by Barbara MacLeod and Hutch Kinsman
Within a few hours of the publication in the 11 May, 2012 issue of Science of “Ancient Maya Astronomical Tables from Xultun, Guatemala”, by William Saturno, David Stuart, Anthony Aveni and Franco Rossi, Hutch Kinsman contacted colleagues who regularly correspond by email, pointing out that Number A—1,195,740—is evenly divisible by 819. It is the only one of the four which contains this factor. He also noted that the coefficient of the tzolk’in day at the top of the column is 1. Since all tzolk’in dates which are stations in the 819-Day Count have a coefficient of 1, this was further evidence that the purpose of the interval was to commensurate the 819 (2.4.19)-Day Count with the Calendar Round.
For anyone not familiar with this cycle, 819 is the product of 7, 13, and 9—numbers of ritual and calendric significance to the Maya. Following the Initial Series, the count appears as a short distance number leading to the previous station–one of four which are 819 days apart. These are associated with the cardinal directions and their corresponding colors. A verb meaning ‘stand still’ or ‘stop’ appears along with several regular protagonists. Yaxchilan and Palenque are noteworthy in having multiple monuments featuring the 819-Day Count. J. Eric S. Thompson (1950:214) and his contemporaries offered early suggestions about its purpose. Heinrich Berlin and David Kelley (1961) first described the structural similarity between the Dresden New Year pages and the color/direction symbolism of the 819-Day Count. Given the formula [4 x 819] = [9 x 364] one may add nine days to the latter to complete nine haabs. Michael Grofe (personal communication, May, 2012) suggests that it is an idealized system for tracking the sidereal position of eclipses.
The interval of Xultun Number A—1,195,740 days– is [63 x 18,980] and [4 x 819 x 365]. It is also [9 x 365 x 364], which brings to mind the [9 x 364] = [4 x 819] formula mentioned above. The unit of 364 days is the Maya “computing year” discussed by Thompson (1950:256). The interval of Xultun Number A is also the smallest unit which commensurates the 819-Day Count with the Calendar Round.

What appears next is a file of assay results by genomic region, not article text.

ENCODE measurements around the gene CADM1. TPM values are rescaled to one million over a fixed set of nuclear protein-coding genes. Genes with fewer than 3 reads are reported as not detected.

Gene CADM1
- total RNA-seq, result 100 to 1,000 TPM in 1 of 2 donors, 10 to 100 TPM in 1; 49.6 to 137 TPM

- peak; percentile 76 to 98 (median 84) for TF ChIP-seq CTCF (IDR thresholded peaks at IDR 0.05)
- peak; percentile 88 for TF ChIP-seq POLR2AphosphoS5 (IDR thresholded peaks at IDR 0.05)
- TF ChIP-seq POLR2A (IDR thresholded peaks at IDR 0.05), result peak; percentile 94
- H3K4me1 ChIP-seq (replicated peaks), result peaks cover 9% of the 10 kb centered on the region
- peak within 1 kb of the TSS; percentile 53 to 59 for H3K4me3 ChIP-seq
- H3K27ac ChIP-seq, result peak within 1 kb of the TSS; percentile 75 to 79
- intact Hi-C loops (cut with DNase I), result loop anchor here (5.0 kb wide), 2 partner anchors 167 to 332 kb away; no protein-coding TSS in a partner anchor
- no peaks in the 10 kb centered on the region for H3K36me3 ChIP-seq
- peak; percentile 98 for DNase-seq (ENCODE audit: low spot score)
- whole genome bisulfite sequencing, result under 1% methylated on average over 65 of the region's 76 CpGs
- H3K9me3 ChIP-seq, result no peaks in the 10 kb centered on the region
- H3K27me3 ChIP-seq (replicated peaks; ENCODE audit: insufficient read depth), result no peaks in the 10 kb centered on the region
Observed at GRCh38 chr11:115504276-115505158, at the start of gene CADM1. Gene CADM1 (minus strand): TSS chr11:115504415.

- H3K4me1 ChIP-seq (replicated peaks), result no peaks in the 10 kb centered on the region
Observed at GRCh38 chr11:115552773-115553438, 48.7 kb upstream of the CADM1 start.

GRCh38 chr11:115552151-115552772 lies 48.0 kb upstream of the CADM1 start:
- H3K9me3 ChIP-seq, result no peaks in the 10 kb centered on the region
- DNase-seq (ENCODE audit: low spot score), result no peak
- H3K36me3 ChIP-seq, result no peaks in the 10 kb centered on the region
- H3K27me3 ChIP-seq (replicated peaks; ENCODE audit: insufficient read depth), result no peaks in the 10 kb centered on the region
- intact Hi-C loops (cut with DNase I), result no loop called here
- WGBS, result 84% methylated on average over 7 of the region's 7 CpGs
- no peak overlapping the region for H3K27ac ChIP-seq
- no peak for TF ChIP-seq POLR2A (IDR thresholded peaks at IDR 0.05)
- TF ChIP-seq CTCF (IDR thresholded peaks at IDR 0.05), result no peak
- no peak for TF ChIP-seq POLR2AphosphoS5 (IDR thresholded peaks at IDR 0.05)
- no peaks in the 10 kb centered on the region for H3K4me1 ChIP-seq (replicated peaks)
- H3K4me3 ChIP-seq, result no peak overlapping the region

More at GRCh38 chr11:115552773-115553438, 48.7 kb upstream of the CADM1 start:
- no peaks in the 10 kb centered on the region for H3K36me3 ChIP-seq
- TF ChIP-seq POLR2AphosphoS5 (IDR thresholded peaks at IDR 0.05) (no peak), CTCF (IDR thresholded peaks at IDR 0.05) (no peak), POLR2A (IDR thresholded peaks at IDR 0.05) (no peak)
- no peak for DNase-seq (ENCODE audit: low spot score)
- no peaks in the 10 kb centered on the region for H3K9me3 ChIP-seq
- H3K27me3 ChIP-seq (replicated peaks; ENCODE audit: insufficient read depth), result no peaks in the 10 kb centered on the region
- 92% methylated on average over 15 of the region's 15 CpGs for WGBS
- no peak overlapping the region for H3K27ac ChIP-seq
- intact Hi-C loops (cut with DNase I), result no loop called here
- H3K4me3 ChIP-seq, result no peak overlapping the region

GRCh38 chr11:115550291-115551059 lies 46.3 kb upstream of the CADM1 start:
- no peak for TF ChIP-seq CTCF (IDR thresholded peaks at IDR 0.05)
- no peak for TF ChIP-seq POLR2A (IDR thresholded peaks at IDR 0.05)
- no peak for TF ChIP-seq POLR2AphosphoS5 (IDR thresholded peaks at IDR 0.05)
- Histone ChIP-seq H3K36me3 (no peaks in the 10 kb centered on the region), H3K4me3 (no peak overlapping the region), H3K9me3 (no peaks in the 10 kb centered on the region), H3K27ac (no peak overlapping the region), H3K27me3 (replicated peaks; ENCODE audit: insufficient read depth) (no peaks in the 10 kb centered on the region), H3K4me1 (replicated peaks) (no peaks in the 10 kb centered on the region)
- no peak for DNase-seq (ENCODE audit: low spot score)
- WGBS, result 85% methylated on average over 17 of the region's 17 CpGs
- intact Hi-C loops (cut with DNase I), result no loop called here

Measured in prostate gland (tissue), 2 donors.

Thompson (cited above) wrote: “as only once in every 63 times will a day with a coefficient of 1 also mark the start of the 819-day cycle, the fact that this first day before (126.96.36.199) 4 Ajaw 8 Cumku is a base in the 819-day cycle argues strongly for that count’s being primarily ritualistic”.
The day 1 Kaban before the Era Base 4 Ajaw 8 Kumk’u, per a discussion Carl Callaway and Barbara MacLeod had several years ago, is an 819-Day Count station in the east quadrant—the quadrant in which, for several reasons, we concluded that the count should begin. From this datum, counts both forward and back might reach other stations in the cycle; thus the pre-era date 188.8.131.52.17 1 Kaban 5 Kumk’u need not be the earliest documented station. The earliest station known, 184.108.40.206.5 1 Chikchan 18 Ch’en, recorded on the Palenque Temple XIX bench, is therefore not the base date but rather a distant-past station reached from it.
At the 1974 Segunda Mesa Redonda de Palenque, Floyd Lounsbury presented a meticulous analysis of the pre-era initial date of the Tablet of the Cross at Palenque. This paper is well worth reading and is available on Mesoweb:
Per Lounsbury’s work, the Palenque interval is 1,359,540 days, or [4 x 819 x 415]. While it is not an even multiple of the 18,980-day Calendar Round, it is [5229 x 260] and [1734 x 780] and [3735 x 364]. It demonstrates the application to dynastic mythological narrative of large multiples of [4 x 819] by Maya scribes in deep-time calculations.
Saturno et. al. note that the tzolk’in day at the top of Column A is either 1 Kawak or 1 Kaban. We suggest that it is 1 Kaban—the tzolk’in position of the base date of the 819-Day Count. This in turn sheds light on the function of the other three tzolk’in dates. We tentatively suggest that the 9 K’an date atop Column B is that of the Dresden Codex Serpent Base 9 K’an 12 K’ayab. More will be said about the other three numbers in the near future.
Berlin, Heinrich, and David H. Kelley. 1961. The 819-day Count and Color-direction Symbolism among the Classic Maya. Middle American Research Institute Publication 26.
Lounsbury, Floyd G. 1976 A Rationale for the Initial Date of the Temple of the Cross at Palenque. Second Palenque Roundtable, 1974. The Art, Iconography & Dynastic History of Palenque, Part III, edited by Merle Greene Robertson. Pebble Beach, California: Pre-Columbian Art Research, The Robert Louis Stevenson School.
Saturno, William, David Stuart, Anthony Aveni and Franco Rossi. 2012. Ancient Maya Astronomical Tables from Xultun, Guatemala. Science 336, 714.
Thompson, J. Eric S. 1950. Maya Hieroglyphic Writing: An Introduction. University of Oklahoma Press, Norman.